We focused our local-scale analysis on cases where the 1-day lag 7:00 p.m. local time AT occurred above 34°C. This specific AT/time combination was chosen because of the robustness of the significant elevation in citywide mortality (based on the randomization test for the 35.5°C bin) and the sample size, with 110 such occurrences over the period of record. Citywide mortality increases 9.3% following days with a 7:00 p.m. AT above 34°C (see Figure 3b). Significantly elevated mortality, however, is only observed in 10 of the 48 ZCTAs within Philadelphia County (Figure 1). The remainder of the ZCTAs do not show a significant increase. ZCTAs associated with higher mortality following hot days are located in the central and west portions of the County.

Six principal components were extracted from the pool of 25 variables by analyzing a scree plot (all have eigenvalues ≥ 1.0). Collectively they account for 84.3% of the variability originally present in the dataset (Table 2). PC1 (35.9% explained variance) is highly correlated with surface temperatures from the two satellite images and is also strongly related to socioeconomic status. Component 1 scores are also positive in ZCTAs with an abundance of high density residential housing and high percentages of residents below poverty thresholds and lacking a high school diploma.
Table 2

Land use zoning categories aggregated from Philadelphia Zoning Code

Zoning Category


Low Density Residential

Suburban, single-family, detached households with lawns

Mid Density Residential

Semi-detached or attached households with some green space

High Density Residential

Attached households with minimal or no green space


Parks and protected natural areas


All industrial complexes, stockyards, or ports


Center-city office buildings, retails centers, corner shops


Strip malls, movie theaters, stadiums, hospitals, colleges, condominiums

Three principal components were significant in the regression model: PC1, PC5, and PC6 (Figure 4). PC5 is representative of high density housing and mixed-use zoning. PC6 is most closely related to age and mixed-use zoning (see Table 1). The regression model identified a significant relationship (p < 0.001) between the three components and ZCTA-level mortality
M * = 0 . 019 + 0 . 017 ( PC 1 ) + 0 . 012 ( PC 5 ) - 0 . 008 ( PC 6 )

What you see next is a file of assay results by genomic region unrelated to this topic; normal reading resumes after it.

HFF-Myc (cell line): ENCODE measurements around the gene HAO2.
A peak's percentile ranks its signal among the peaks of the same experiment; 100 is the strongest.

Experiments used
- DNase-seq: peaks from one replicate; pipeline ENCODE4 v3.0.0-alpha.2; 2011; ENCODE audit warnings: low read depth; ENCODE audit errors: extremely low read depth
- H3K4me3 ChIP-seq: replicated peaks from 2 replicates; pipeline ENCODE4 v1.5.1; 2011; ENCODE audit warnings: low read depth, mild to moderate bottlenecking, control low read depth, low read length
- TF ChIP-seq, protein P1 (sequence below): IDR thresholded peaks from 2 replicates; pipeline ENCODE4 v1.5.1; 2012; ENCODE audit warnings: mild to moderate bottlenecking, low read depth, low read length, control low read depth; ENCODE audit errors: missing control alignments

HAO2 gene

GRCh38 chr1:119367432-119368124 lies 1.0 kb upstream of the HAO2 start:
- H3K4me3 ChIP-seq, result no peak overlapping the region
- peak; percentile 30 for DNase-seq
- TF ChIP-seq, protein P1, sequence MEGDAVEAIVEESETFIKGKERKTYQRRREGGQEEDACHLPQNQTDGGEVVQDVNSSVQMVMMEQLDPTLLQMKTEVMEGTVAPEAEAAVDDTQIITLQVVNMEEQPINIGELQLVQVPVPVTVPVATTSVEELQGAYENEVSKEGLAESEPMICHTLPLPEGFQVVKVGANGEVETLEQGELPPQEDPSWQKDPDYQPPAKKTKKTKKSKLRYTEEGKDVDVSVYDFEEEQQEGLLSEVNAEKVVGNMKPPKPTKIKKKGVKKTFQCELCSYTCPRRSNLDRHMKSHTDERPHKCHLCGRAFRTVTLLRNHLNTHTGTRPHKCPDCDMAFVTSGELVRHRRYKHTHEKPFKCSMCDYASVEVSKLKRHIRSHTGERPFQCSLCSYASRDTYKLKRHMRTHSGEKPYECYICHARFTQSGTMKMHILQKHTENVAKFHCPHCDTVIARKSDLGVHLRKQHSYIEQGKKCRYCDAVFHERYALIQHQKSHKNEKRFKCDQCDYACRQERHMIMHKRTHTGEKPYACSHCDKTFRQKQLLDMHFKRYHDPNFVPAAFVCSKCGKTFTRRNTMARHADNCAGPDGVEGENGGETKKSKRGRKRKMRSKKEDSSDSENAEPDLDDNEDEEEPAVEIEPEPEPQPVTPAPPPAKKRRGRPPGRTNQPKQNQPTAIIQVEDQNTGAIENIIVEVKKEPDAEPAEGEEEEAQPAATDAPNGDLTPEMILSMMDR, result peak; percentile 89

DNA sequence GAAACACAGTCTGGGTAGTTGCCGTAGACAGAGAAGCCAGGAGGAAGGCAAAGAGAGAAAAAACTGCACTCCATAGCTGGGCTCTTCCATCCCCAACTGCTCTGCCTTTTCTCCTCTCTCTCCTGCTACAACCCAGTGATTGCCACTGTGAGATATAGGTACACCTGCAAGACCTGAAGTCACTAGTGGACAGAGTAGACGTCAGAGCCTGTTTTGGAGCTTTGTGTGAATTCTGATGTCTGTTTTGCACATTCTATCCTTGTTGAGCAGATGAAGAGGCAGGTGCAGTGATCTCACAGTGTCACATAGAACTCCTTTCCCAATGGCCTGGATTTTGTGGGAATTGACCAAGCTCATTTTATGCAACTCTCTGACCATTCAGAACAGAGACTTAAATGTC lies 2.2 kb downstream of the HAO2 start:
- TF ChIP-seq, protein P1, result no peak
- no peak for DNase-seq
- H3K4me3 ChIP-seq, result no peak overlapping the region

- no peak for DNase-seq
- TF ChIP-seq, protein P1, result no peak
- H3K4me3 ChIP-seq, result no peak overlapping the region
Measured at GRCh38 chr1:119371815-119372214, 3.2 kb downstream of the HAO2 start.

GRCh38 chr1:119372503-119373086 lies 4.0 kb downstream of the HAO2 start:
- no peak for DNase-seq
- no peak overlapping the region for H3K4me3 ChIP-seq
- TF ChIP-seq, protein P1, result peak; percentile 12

Figure 4

Principal component scores by ZCTA of significant factors in regression model. Principal component scores by ZCTA for three significant components (a: PC1, b: PC5, c: PC6) included in regression model relating explanatory variables to heat-related mortality. The percentage of variance explained by each component is shown in parentheses.

where M* is the predicted mortality rate (deaths per 10,000 per day when the AT threshold is exceeded) within each zip code, and PC refers to the respective principal components. The partial p-values for the coefficients were < 0.001, 0.002, and 0.027, respectively, and the overall model adjusted R2 was 0.439. The model indicates that heat-related mortality is greatest in areas with 1) a high number of residents below poverty thresholds, 2) residents lacking a high school diploma, 3) residents living in high-density housing, 4) more elderly persons, 5) high surface temperatures, and 6) mixed-use zoning.

The regression model performs well in identifying high-mortality locations (Figures 5 and 6). Each ZCTA with observed significant mortality exceedances was predicted to have a high mortality rate by the regression model. The range of values predicted by the model is not as great as the range in observed values, and in a few cases, model error is of the same order of magnitude as the observed mortality departures themselves. Residuals from the regression model were found to be randomly spatially distributed as measured by Moran's I statistic (I index 0.08, Z-score 1.13), indicating that an additional term in the model to account for spatial autocorrelation is not needed.
Figure 5

Regression model predictions and residuals by ZCTA. (a) Regression model predicted mortality exceedances for Philadelphia County ZCTAs on days following 7:00 p.m. local time apparent temperatures above 34°C. (b) Differences between observed mortality rates and model predictions by ZCTA.
Figure 6

Comparison of model predictions and observations. Scatterplot comparing observed mortality rates and model predictions on days following 7:00 p.m. local time apparent temperatures above 34°C by ZCTA. The 1:1 line is included for reference. Filled circles identify the 10 ZCTAs with statistically significant mortality exceedances in Figure 1.